Java Libraries for Web File Protocols (http, webdav, ftp)
By ColmSmyth on Nov 29, 2004
I recently needed to develop a pure-Java prototype application that supported multiple web protocols. The JDK comes with built-in support that meet the needs of many application developers who primarily want to interact with web protocols using URLs (effectively the same way that a end-user uses a browser).
If you have tried the standard JDK libraries and you need more, the table below contains a summary of my brief investigations and the libraries I chose to use. You'll notice I favoured Jakarta's libraries - that's because they're generally very functional, well supported and they have open-source licenses that permit use and contribution by both open and closed source developers.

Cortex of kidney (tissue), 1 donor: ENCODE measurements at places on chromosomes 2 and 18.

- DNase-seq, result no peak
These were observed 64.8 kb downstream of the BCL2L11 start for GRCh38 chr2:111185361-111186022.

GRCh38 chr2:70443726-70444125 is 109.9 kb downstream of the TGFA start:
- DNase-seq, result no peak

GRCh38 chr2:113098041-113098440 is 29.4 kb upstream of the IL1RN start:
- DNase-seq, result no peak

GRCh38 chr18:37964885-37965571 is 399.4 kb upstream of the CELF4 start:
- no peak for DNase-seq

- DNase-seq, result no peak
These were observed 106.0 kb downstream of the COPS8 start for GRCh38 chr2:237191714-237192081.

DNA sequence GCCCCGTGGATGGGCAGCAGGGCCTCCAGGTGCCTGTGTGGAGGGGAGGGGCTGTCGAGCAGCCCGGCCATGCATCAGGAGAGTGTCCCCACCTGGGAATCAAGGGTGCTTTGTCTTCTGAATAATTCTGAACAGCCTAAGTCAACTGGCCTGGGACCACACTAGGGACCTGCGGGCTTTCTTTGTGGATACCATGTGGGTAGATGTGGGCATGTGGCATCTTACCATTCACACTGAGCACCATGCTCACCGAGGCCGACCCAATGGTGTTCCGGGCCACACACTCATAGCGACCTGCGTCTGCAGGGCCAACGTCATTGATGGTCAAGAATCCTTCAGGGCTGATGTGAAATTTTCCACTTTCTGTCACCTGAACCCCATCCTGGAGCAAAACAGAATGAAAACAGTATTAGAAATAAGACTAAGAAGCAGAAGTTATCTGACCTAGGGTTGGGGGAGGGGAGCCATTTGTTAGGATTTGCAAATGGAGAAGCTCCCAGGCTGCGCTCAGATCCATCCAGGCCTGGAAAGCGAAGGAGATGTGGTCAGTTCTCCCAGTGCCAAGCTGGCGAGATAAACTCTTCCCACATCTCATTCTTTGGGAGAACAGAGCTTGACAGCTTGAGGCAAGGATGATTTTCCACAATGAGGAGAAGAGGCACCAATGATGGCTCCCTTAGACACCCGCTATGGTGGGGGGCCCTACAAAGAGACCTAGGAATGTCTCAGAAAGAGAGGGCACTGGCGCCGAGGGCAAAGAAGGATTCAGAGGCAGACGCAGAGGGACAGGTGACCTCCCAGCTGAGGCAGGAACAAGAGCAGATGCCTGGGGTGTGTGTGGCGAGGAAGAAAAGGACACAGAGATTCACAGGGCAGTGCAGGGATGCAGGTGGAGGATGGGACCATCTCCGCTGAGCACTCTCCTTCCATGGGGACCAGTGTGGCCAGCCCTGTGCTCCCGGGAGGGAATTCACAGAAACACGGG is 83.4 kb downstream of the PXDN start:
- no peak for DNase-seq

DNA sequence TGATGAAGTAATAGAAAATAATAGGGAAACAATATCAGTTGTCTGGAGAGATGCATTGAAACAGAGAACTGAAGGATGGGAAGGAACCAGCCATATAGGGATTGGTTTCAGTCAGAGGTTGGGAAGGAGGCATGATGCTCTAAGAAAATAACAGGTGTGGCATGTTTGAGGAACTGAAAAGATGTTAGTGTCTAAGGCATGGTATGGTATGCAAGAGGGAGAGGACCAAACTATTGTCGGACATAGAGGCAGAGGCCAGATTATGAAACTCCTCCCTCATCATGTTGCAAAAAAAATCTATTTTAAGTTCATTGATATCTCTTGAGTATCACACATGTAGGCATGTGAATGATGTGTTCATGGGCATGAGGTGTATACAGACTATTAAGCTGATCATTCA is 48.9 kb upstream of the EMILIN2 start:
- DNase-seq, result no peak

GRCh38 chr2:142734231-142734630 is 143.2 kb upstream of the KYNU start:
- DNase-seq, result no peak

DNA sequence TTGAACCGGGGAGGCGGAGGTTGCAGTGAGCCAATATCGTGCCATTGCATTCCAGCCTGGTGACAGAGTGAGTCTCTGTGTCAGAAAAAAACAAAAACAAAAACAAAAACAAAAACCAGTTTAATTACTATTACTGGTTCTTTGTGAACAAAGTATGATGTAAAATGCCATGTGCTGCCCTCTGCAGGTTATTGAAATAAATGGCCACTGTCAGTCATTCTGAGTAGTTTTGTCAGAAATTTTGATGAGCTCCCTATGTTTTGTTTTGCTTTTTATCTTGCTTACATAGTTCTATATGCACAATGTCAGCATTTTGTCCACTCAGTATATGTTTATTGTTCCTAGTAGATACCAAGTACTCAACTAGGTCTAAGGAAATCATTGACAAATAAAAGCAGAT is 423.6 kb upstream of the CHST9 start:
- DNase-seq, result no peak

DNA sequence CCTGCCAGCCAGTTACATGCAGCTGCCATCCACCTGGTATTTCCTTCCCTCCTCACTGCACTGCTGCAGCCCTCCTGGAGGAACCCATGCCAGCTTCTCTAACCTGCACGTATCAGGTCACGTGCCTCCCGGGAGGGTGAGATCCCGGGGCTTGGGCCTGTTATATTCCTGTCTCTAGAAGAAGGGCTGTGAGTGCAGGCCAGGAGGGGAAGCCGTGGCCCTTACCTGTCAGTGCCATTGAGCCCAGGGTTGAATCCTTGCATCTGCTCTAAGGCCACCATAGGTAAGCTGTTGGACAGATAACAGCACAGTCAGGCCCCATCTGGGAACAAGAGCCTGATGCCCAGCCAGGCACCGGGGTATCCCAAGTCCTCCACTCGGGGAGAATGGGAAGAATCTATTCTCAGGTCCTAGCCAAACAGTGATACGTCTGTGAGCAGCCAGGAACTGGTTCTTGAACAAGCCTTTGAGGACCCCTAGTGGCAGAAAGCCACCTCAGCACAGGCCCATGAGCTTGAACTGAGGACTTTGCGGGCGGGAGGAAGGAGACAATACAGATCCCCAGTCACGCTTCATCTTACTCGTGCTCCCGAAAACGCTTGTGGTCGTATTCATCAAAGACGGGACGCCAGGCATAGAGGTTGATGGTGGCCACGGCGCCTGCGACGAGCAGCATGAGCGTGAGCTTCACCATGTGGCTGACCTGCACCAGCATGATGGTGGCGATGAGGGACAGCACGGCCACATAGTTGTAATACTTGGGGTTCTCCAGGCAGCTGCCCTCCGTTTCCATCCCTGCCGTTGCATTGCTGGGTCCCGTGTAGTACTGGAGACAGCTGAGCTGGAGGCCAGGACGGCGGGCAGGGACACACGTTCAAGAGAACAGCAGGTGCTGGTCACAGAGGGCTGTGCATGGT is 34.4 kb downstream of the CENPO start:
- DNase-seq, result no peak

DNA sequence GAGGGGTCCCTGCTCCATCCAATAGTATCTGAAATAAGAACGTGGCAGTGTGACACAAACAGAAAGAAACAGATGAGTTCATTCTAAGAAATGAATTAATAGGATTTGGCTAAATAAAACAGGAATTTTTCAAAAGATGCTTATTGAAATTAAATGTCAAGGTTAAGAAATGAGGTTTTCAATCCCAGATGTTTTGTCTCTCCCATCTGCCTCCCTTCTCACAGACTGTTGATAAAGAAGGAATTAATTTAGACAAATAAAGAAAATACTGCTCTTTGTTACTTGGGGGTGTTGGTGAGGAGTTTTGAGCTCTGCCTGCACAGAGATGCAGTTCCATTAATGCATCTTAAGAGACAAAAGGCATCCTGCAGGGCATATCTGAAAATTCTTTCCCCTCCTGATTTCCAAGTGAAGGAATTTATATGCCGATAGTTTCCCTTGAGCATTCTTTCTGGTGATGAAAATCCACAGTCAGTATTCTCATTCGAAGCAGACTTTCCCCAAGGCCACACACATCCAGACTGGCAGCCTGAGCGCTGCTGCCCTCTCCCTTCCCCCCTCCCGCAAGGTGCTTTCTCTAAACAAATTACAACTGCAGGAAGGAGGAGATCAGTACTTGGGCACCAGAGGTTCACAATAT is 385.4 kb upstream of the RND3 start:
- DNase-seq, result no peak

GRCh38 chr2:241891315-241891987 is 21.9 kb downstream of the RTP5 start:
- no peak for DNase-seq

|Information/Desired features||Suggested library|
(and pointer to library comparison) Desired features
HttpClient - javadoc
HttpClient implements the following IETF standards:
||Apache Jakarta Slide (client) - javadoc - article|
|ftp (extensions)||Java FTP client libraries reviewed||Apache
Jakarta Commons Net (FTP) - javadoc
In addition to FTP, this library also implements FTP, NNTP, SMTP, POP3, Telnet, TFTP, Finger, Whois, rexec/rcmd/rlogin, Time (rdate) and Daytime, Echo, Discard.
If you want an abstract API that sits on top of other web protocols, take a look at the Filesystems API in the NetBeans Open APIs suite; the Explorer and Modules APIs also look useful. I hope to find some time to probe NetBeans in more depth one of these dark winter evenings.I can recommend the Hamsam Instant Messaging API abstraction for Yahoo, MSN and AOL support. Smack completes the IM picture by providing XMPP (Jabber) suppport.
Finally, if you're looking for an implementation for another protocol, freshmeat "java protocol -GPL" is certainly not the worst place to start, especially if you drill-down further using the advanced search option.